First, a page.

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This is a tale about a little girl named Autumn, a pair of shoes, roller-coasters and the little-known phenomenon of shrinking children.
Autumn, 6, is the youngest of the three Larsen kids, who live with their father, Dave, and mother, Bobbie Jo, near Diamond Lake in south Minneapolis. All year long Autumn looked forward to riding the big rides at Valleyfair. Last summer she had been too short. In the ensuing months, Autumn had grown, but her head still stopped 1.25 inches short of the magic 48-inch threshold.
Her parents dreaded the prospect of a trip to Valleyfair with Autumn grounded while her sister and brother soared. Then the Valleyfair website gave them some uplifting news. A child who stands 48 inches in shoes would qualify for the rides.
A pair of sturdy brown flip-flops with thick soles raised Autumn to 48.125 inches: Victory!
On Aug. 15, the family traveled to Shakopee for a day at Valleyfair. The first inkling of trouble came at guest services, where Autumn was told to take off her shoes before being measured. Her father objected.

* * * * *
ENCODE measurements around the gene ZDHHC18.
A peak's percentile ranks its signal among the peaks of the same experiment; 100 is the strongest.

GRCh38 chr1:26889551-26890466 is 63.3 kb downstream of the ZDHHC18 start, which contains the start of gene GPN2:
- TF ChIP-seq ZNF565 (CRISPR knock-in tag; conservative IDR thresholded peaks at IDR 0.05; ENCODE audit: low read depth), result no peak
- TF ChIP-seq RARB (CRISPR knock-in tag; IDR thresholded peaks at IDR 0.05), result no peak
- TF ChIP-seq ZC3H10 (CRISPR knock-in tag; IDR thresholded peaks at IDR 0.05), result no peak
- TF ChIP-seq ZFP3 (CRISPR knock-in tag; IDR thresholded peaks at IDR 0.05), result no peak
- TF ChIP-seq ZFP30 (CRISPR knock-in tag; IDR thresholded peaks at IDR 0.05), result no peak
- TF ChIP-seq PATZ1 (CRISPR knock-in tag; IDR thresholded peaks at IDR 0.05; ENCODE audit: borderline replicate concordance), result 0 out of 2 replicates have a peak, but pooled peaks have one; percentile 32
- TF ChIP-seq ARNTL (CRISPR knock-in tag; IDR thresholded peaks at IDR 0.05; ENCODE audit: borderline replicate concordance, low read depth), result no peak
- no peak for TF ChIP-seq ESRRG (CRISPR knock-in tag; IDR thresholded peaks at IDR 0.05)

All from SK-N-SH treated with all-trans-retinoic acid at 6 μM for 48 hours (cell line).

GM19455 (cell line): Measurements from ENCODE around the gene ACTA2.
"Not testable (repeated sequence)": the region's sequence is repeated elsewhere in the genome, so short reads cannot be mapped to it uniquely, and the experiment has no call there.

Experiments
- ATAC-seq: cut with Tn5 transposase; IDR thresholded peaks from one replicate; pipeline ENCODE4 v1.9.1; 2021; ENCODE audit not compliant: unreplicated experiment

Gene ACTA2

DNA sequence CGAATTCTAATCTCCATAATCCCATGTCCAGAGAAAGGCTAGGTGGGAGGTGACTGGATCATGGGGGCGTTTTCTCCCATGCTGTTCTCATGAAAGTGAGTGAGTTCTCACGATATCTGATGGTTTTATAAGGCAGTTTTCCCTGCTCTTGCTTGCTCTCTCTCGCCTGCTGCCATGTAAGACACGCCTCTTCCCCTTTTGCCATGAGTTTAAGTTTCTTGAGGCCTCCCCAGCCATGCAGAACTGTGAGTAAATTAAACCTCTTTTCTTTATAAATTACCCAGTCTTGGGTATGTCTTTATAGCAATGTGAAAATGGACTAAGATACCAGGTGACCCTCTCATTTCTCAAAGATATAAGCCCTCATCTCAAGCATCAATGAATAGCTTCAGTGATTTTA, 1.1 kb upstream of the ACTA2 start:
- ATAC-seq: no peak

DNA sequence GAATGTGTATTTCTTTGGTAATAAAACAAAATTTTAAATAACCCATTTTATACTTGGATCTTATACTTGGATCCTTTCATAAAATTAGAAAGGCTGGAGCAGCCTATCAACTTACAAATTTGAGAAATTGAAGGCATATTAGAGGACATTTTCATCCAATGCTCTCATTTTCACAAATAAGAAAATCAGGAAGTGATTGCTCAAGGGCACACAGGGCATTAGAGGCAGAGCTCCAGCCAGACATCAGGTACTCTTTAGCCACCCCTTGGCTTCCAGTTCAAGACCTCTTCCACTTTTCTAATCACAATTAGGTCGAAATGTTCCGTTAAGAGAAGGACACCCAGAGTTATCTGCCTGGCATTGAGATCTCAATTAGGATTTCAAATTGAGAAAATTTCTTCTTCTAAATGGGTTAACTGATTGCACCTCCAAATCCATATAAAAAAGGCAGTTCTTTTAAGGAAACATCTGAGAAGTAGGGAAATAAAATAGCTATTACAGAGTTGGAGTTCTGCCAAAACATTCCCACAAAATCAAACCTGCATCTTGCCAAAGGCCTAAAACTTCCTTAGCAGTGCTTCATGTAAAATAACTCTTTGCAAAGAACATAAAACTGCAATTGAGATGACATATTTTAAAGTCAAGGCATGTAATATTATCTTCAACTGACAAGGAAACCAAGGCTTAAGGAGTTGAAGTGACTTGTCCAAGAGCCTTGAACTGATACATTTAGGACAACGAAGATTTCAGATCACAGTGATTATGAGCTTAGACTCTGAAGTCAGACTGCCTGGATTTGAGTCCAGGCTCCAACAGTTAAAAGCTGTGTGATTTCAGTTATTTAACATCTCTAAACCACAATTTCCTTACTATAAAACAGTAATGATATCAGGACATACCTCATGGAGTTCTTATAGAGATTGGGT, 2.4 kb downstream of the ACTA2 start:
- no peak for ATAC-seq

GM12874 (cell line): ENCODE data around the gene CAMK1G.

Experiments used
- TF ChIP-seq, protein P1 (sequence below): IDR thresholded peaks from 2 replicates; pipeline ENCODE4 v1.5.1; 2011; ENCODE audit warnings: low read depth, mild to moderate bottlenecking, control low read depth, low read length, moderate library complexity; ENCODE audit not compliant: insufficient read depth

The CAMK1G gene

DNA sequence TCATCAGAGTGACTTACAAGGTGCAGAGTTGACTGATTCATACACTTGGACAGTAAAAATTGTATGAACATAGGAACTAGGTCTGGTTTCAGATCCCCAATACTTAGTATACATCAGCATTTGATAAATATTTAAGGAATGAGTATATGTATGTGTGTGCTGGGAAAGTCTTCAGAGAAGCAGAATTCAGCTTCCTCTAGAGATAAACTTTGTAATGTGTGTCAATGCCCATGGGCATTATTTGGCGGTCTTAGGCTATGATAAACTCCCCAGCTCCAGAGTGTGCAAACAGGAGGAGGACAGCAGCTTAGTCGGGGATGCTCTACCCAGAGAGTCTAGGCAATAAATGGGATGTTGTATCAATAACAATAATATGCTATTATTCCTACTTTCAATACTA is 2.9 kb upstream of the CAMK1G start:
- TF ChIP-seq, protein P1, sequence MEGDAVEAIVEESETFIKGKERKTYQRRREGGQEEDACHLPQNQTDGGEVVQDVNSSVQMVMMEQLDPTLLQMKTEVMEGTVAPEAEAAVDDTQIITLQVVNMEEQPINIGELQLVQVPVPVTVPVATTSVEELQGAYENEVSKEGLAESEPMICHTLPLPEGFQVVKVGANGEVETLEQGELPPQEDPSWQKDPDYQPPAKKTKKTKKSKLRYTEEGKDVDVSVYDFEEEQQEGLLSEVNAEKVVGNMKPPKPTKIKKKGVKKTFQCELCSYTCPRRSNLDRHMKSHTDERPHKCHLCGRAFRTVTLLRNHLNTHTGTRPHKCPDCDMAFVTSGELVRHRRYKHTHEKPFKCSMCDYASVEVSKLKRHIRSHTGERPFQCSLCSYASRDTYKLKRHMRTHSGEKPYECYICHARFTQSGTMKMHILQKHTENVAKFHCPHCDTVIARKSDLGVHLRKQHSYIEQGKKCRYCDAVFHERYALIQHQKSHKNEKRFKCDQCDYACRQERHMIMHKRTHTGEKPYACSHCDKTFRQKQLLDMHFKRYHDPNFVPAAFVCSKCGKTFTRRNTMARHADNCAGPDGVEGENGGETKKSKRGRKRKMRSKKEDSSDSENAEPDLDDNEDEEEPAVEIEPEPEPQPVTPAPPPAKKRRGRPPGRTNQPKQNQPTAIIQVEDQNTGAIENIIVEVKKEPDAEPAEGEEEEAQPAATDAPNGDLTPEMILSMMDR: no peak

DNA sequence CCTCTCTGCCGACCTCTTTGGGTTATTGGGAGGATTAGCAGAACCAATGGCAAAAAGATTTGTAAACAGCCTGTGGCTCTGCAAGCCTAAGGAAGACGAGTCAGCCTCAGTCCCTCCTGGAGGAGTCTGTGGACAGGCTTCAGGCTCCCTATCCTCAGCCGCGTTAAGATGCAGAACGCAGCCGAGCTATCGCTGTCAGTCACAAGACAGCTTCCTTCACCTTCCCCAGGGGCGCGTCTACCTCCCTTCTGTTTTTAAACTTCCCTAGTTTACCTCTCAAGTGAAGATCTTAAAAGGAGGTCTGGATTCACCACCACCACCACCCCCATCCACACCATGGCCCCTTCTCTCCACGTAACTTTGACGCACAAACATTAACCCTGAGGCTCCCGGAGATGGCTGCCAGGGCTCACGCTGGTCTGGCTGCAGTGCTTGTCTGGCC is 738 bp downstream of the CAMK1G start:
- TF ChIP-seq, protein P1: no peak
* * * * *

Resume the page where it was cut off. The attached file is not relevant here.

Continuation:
They left without the required armband, but managed to get on the 48-inch minimum rides anyway. At 12:30, they were stopped while trying to get on the old-fashioned roller-coaster.
"They like said, I couldn't go on there," Autumn said. "But I already go'ed on there."
Dave Larsen was frustrated most of all by the inconsistency. One ride operator would do the measurement with shoes on. Another made the girl take them off and stand on a pad. Then Autumn was barred by a "meanie" from the Corkscrew, another ride she had been on earlier.
"We ended up leaving shortly after that," Larsen said.
Larsen sent a letter to Valleyfair, explaining the situation and demanding that someone in authority contact him. Instead, he got an envelope with a check for $13, a refund for the extra cost of Autumn's fully-fledged ticket.
The height restrictions for rides are set by the manufacturer for safety reasons, said Rachel Onken, promotions and communications manager for Valleyfair. Onken didn't know about the Larsens' situation but said the refund showed that Valleyfair recognized the family was owed something.
Onken said that if a ride operator thinks that a child's shoes are too thick, they can use a pad that reflects an average shoe height. Kids can also change after a day on their feet, she said.
"Children might shrink a little bit during the day," she said. "If you start at 48 inches, you might be just a hair underneath it by the end of the day."
Larsen doesn't think there was any safety reason to keep Autumn off the rides. Nor does he think that she lost any altitude that day. But Autumn has lost her love of Valleyfair. Every time a Valleyfair commercial comes on TV, she has the same reaction: "That's where the meanie works."